In late 2004 I got into a dialogue with Kevin, a conservative blogger who maintains the weblog Strategy Revolutions, who made some interesting comments to a series of my posts. This is an index of all of those posts, plus a few relevant posts from his website.
The post that started it all. I note Bush's repeated use of the expression "hard work" during the first Presidential debate. In comments, Kevin suggests that I pay a visit to his blog "for a different perspective on the debate and other things."
A post on Kevin's blog. He argues that John Kerry is a particularly lazy Senator, and therefore unqualified to be President.
Another post on Kevin's blog. He argues that though John Kerry — the “professor” — is intelligent and knowledgeable, George W. Bush — the “cowboy” — has a superior work ethic, and therefore is better equipped for the hard work of the presidency.
My first open letter to Kevin. I answer some of the criticisms that he leveled at Kerry, and suggest that Bush's hardworking cowboy image is only a manufactured image, very different from the reality. I tell Kevin that I find his reading of Bush's and Kerry's personal characters "puzzling," and ask him to further explain how he came to see them that way.
Kevin responds, criticizing Kerry as a flip-flopper willing to say anything to get elected, and expresses concern over Kerry's use of the expression "global test" during the first debate.
I discuss what Kerry meant by “global test,” saying that Kerry used it in reference to the Bush administration's failure to provide a credible reason for our invasion of Iraq.
Kevin responds that he does not accept my reading of Kerry's meaning, and that the problems in justifying the invasion represented an intelligence-gathering failure, rather than deceit on the part of the US.
I explain why I believe that the US's rationale for invading Iraq was deceitful, talking about both the information available and evidence of the Bush administration's deceitful character. I suggest again that Kevin's thinking reflects an assumption that the Bush administration is honorable and that Kerry is deceitful, and ask why he holds those ideas.
Kevin responds that in the examples I cited, Bush was speaking metaphorically and Colin Powell's aides were untrustworthy observers. He describes telltale signs of deceit in Kerry's rhetoric, including vague references to unspecified plans.
I confess that I'm trying to find underlying reasons why Kevin trusts Bush and distrusts Kerry, and point to examples of these varying levels of trust surfacing in his reasoning. I specifically point to how Kerry's plans are hardly unspecified, but rather well documented on his website. Then I confess that my three main reasons for opposing Bush do not hinge on his administration's deceitfulness: fiscal irresponsibility, Iraq undercutting the war on terror, and torture.
Kevin responds with a range of points. He again paints Kerry as ineffectual and irresolute, and credits Alan Greenspan as having more influence over the Federal budget than the President. On torture, he argues that "torture is bad, but so is terrorism," and suggests that Abu Graib reflects degraded cultural values which represent “the society that Senator Kerry would have us live in.”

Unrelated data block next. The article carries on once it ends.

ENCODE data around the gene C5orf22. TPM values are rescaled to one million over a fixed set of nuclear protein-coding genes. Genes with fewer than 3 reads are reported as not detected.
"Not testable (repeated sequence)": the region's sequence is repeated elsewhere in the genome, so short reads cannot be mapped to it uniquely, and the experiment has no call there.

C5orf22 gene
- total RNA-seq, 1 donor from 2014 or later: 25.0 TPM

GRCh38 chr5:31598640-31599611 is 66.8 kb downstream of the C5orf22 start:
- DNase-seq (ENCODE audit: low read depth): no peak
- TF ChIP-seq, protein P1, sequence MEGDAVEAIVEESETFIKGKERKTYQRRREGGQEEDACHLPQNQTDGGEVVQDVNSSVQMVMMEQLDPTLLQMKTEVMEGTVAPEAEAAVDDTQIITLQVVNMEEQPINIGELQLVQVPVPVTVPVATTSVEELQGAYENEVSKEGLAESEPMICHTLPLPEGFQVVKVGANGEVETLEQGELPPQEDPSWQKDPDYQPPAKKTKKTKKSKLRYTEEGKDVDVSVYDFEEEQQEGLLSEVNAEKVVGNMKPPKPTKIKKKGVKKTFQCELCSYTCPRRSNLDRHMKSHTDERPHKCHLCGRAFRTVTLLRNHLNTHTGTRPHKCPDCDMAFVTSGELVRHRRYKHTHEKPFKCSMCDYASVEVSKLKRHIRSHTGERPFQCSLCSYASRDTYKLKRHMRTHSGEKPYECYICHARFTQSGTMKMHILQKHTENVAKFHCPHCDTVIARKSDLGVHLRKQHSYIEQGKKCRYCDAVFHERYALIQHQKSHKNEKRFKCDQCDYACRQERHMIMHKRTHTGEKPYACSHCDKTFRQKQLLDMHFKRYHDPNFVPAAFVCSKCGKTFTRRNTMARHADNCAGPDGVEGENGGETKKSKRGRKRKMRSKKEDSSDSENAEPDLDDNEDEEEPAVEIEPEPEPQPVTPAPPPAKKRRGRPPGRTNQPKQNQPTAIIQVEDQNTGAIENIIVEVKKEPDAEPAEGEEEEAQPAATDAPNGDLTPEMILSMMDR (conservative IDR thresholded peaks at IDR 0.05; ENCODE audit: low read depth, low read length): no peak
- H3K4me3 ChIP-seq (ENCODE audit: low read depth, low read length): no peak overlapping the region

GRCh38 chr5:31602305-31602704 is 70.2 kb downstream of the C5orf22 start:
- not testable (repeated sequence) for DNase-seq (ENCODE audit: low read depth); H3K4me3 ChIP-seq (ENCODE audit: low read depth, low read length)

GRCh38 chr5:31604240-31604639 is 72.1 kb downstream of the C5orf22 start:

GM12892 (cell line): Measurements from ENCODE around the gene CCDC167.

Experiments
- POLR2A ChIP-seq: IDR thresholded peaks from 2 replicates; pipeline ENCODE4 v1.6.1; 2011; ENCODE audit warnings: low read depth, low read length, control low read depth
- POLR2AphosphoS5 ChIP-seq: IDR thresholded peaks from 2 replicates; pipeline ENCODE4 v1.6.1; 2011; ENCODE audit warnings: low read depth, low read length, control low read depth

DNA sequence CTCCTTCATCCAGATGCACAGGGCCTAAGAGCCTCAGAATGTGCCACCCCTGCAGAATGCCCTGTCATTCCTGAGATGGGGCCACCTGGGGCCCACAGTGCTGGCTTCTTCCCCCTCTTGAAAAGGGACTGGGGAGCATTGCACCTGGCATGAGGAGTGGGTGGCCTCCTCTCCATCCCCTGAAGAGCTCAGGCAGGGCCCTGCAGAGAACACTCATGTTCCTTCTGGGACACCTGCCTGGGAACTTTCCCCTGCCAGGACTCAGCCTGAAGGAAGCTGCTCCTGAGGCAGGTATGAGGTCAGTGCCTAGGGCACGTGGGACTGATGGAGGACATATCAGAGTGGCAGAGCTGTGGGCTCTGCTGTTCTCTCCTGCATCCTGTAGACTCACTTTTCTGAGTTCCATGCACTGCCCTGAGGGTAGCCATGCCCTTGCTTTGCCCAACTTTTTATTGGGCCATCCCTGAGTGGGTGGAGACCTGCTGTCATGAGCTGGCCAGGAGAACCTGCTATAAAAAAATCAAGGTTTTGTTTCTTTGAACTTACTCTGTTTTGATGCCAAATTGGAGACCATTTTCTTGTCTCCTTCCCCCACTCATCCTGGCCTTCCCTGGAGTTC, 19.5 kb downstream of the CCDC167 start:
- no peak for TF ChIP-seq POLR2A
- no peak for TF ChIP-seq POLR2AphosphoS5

In a post not addressed explicitly to Kevin, I quote Mark A.R. Kleiman talking about some good reasons why many Americans distrust liberals. I note the regional character of Kleiman's example of the Civil Rights Movement, saying that this helps explain the anti-liberalism of the South.
Kevin comments on the post, saying that he does not trust liberals because he believes in "personal responsibility," that Kerry's "tax the rich" plans are unappealing, and that it is arrogant for the North to claim moral superiority to the South because many workers in the North were wage slaves.
A post on Kevin's blog, in which he asserts that “pasty-face English liberals” who participated in a UK Guardian-sponsored letter-writing campaign to American voters urging them to vote for Kerry “are as much terrorists as those in Al Queda.”
In comments, I suggest that he reconsider this statement. Kevin responds that it follows from the logic of John Kerry's reading of terrorism. I comment again, disputing that logic.
I try to clarify the red state thinking post, emphasize the differences between Southern slavery and Norther wage slavery, and pointedly ask Kevin to clarify some "strange moral points" he has made: that Southern black slavery was equivalent to wage slavery, that the Guardian letter-writers are equivalent to Al Qaeda terrorists, and that the 9/11 attacks justified Abu Graib.
Kevin responded with a defense of his comments, saying that I exaggerated them. He says that I practice a rhetoric of insults in describing his position, and also in accusing the Bush administration of lying.
Commenter Thread asks Kevin to clarify how his link of Abu Graib to Senator Kerry's conceptions of duty and rights. Kevin responds with a discussion of the basis for rights claims, including narrow interpertation of the Constitution's protections. He and I follow up with posts about the language protecting rights in the Constitution.
Looking in detail at the red state thinking and missing the point? posts and their comments, I confess that parsing Kevin's comments, and attempting to respond thoughtfully, has become demanding and unrewarding.